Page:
Over the years I have had a lot of jobs. I've worked as a client aide for the mentally ill while I was going to college and took care of toddlers at a daycare center. My resume includes many years as a secretary for the Department of Philosophy at Wayne State University. I've been a database researcher, medical utilization reviewer, school media specialist, and an after school coordinator. There really are too many jobs to discuss here. Six years ago I settled into a position as an adult reference librarian for the Mount Clemens Public Library and recently became the director of the Lenox Township Library.
At one point, my mother shook her head, folded her arms across her small breasts and stated that I was a jack of all trades, but a master of none. She was right. I changed job whenever the feelings struck me. I had no problem with trying different things. Some were more successful than others. Fifteen years later, I've realized that being a jack of all trades made it easier for me to incorporate interesting skills, details, and information into my books.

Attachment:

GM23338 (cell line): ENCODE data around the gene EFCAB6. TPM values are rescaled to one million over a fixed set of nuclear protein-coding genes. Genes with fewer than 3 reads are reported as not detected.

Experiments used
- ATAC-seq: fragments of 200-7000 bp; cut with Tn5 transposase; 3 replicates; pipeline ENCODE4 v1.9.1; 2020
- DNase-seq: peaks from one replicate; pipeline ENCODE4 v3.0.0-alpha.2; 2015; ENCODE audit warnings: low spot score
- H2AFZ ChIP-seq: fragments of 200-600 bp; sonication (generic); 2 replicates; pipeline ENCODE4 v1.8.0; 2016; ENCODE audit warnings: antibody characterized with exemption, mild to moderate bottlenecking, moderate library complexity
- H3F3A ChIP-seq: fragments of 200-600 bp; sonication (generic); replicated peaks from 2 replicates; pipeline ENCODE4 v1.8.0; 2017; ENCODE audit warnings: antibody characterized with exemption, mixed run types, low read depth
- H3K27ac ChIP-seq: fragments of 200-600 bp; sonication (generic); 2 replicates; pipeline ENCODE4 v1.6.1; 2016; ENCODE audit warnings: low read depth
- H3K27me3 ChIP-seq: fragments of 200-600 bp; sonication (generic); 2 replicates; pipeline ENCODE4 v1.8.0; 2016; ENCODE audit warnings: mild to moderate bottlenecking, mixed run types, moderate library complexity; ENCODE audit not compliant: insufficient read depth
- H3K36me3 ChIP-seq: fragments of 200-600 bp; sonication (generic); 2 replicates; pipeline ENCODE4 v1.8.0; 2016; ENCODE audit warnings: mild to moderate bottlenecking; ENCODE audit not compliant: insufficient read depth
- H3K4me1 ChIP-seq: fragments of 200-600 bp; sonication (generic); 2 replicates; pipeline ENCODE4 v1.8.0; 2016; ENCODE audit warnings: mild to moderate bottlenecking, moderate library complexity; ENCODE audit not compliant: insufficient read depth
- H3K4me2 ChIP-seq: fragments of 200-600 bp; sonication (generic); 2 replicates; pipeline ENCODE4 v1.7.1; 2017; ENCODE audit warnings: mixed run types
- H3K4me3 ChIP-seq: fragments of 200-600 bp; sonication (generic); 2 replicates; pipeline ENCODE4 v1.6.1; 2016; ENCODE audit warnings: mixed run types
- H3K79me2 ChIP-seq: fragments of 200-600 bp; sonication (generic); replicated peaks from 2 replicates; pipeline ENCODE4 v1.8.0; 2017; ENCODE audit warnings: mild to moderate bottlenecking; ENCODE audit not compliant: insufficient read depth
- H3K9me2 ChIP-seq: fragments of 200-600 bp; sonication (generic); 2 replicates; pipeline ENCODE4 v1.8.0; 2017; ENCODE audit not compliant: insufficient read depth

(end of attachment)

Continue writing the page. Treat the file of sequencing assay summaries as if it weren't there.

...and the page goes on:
For example, in my October release, You're All I Need, the heroine is an administrative assistant for a high powered real estate attorney. For years, I worked at a law firm as a word processing operator, typing legal documents. I used my knowledge of briefs, motions, and legal jargon to bring an authentic level to the novel.
As I put the finishing touches on my work in process, I say to you, use what you've got. Your life experiences bring special color to your stories. Don't be discouraged by well-meaning friends and family that don't understand what being a writer involves. Your readers will gain greater pleasure from the added layers your knowledge brings to your manuscripts.
Please tell me what you think. I'd love to hear from you. E-mail me at firstname.lastname@example.org or hit the comment button below.
Remember, don't be a stranger.